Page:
By Eleanor McDermid, medwireNews Reporter
medwireNews: Baricitinib has achieved largely negative results in the SLE-BRAVE trials, published in The Lancet.
SLE-BRAVE-I met the primary endpoint of a significantly increased proportion of patients achieving a systemic lupus erythematosus (SLE) Responder Index (SRI)-4 response at week 52 with the highest dose of baricitinib used (4 mg) versus placebo, at 57% versus 46%.
But despite this, and baricitinib’s established benefits in conditions such as rheumatoid arthritis, there were no significant differences in key multiplicity-adjusted secondary endpoints, such as glucocorticoid sparing and time to first flare, report Eric Morand (Monash University Clayton, Melbourne, Victoria, Australia) and co-investigators.
“The phase 3 development programme for baricitinib in SLE has therefore been discontinued”, they write.
And the SLE-BRAVE-II investigators, led by Michelle Petri (Johns Hopkins University School of Medicine, Baltimore, Maryland, USA), report that neither the primary endpoint nor any major secondary endpoints were met.
“The profile of patients, including organ involvement, in this trial was similar to that of other recent late-stage clinical trials in SLE, suggesting that patient selection was not a major factor”, they say.
For both trials, participants were aged at least 18 years, had received an SLE diagnosis at least 24 weeks before screening, had at least one of anti-nuclear antibody, anti-dsDNA, or anti-Smith, and had active disease despite standard-of-care medication.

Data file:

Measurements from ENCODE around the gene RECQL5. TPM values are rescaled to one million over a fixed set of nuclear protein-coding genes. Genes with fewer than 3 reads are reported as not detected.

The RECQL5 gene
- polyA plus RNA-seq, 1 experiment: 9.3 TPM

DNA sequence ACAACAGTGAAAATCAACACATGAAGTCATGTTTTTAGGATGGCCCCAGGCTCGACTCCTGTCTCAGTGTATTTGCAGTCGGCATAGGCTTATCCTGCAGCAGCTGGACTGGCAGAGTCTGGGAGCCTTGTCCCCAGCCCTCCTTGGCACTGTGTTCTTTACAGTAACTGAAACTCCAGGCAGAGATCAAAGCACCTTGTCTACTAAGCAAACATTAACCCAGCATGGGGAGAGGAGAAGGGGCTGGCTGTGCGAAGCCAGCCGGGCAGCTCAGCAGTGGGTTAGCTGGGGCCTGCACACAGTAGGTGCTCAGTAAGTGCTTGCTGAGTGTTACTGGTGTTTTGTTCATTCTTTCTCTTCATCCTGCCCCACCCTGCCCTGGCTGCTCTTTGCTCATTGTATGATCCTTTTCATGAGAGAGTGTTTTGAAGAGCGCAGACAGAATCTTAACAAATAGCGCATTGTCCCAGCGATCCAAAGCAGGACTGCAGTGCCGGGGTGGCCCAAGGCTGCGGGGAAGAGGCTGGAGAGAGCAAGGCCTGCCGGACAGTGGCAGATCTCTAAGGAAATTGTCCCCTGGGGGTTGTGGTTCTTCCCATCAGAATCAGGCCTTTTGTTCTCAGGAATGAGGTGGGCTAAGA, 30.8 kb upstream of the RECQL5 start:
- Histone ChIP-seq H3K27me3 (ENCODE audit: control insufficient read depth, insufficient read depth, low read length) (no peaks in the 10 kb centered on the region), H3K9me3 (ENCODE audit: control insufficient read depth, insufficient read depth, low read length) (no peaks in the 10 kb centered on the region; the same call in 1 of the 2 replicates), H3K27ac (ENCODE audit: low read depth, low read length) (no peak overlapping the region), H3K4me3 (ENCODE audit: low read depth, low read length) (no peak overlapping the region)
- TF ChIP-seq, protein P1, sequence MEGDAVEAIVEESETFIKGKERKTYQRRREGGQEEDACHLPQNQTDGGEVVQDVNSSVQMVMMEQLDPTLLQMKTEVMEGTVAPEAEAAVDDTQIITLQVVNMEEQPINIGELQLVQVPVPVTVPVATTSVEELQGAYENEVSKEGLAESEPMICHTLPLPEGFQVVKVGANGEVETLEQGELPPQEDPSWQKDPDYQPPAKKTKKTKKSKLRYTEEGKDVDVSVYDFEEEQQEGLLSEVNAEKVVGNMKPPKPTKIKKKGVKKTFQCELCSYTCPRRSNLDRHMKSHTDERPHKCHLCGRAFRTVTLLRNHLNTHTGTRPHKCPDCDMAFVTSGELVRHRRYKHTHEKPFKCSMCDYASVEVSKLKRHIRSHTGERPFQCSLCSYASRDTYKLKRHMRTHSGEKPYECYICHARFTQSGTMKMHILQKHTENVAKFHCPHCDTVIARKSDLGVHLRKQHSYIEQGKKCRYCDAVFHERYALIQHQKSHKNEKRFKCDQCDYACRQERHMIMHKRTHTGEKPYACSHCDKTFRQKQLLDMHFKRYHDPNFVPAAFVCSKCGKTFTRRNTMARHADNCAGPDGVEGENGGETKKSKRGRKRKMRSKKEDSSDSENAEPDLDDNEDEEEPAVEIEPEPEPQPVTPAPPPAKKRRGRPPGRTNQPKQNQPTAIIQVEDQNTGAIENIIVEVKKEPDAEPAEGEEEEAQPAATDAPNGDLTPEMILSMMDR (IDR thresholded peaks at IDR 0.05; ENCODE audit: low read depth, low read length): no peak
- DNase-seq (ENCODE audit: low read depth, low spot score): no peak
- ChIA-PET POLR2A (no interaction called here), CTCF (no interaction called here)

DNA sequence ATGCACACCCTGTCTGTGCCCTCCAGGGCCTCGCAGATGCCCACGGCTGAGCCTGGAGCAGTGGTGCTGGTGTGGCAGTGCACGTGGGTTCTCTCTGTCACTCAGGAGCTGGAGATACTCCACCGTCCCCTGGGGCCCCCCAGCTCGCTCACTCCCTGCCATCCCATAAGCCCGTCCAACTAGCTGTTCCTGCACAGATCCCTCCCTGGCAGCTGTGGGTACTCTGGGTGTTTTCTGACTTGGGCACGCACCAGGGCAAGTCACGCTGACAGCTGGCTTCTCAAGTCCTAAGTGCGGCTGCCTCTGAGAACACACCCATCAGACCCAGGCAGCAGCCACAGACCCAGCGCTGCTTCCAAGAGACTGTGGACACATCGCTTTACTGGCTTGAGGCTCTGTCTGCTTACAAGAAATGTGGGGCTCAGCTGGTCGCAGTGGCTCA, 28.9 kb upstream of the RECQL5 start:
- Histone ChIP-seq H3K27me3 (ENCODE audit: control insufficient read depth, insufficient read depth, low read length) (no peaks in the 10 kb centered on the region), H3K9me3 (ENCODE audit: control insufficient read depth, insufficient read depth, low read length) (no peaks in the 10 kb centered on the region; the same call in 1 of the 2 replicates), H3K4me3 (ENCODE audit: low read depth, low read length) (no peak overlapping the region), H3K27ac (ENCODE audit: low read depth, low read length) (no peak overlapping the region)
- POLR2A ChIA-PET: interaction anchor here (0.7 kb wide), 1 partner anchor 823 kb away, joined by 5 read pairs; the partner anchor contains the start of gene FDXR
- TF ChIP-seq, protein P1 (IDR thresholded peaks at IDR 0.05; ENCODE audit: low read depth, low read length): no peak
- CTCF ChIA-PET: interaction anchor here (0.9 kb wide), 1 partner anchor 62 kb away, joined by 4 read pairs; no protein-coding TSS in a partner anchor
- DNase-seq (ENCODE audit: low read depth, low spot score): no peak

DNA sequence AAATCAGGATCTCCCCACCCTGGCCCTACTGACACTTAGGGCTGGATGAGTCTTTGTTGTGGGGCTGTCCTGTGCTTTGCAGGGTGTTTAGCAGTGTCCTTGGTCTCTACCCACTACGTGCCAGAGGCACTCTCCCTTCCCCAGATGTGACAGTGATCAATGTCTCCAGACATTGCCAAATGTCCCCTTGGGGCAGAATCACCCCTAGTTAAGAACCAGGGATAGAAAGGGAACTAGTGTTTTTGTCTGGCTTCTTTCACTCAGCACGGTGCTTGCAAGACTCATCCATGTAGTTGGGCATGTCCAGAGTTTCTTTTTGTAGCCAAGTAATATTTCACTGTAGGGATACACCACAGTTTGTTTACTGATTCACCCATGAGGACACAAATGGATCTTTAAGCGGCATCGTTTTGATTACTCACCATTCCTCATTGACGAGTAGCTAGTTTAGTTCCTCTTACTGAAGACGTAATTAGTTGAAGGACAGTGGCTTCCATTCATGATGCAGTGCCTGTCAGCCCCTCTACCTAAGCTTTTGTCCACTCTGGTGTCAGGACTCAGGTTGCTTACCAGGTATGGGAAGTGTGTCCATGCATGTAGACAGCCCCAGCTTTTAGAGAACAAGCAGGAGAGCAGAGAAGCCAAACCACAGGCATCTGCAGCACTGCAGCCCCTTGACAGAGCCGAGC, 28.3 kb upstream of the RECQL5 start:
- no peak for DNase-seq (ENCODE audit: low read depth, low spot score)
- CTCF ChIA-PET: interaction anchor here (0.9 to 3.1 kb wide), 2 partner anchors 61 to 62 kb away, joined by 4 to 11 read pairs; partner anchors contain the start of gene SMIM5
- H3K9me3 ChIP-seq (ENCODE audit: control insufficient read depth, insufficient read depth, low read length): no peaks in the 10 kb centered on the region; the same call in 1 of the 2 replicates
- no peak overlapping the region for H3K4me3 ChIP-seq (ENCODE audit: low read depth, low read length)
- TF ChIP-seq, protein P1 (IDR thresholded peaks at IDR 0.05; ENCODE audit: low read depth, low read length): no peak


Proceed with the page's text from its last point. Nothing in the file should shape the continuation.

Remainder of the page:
The primary analyses involved 760 participants of SLE-BRAVE-I and 775 of SLE-BRAVE-II who were randomly assigned to receive baricitinib 2 mg or 4 mg or placebo for 52 weeks. About 80% were taking glucocorticoids, a similar proportion were taking antimalarials and more than half were taking immunosuppressants. The primary and secondary endpoints were the same for both trials.
In a linked commentary, Laura Durcan (Beaumont Hospital, Dublin, Ireland) and Grainne Murphy (Cork University Hospital, Ireland) say that “[f]aced with yet another disappointing phase 3 trial in SLE, it is difficult to avoid becoming disheartened”.
They stress the challenges of managing the condition and the “notoriously complex” associated medication trials, which led to medications such as rituximab being approved despite “disappointing” phase 3 data.
The commentators say that “we can only speculate” whether the study populations, their background medications or the outcome measures used in the SLE-BRAVE trials contributed to their failure, and suggest that post-hoc analyses might provide some answers.
News stories are provided by medwireNews, which is an independent medical news service provided by Springer Healthcare Ltd. © 2023 Springer Healthcare Ltd, part of the Springer Nature Group
Lancet 2023; doi:10.1016/S0140-6736(22)02607-1
Lancet 2023; doi:10.1016/S0140-6736(22)02546-6
Lancet 2023; doi:10.1016/S0140-6736(23)00342-2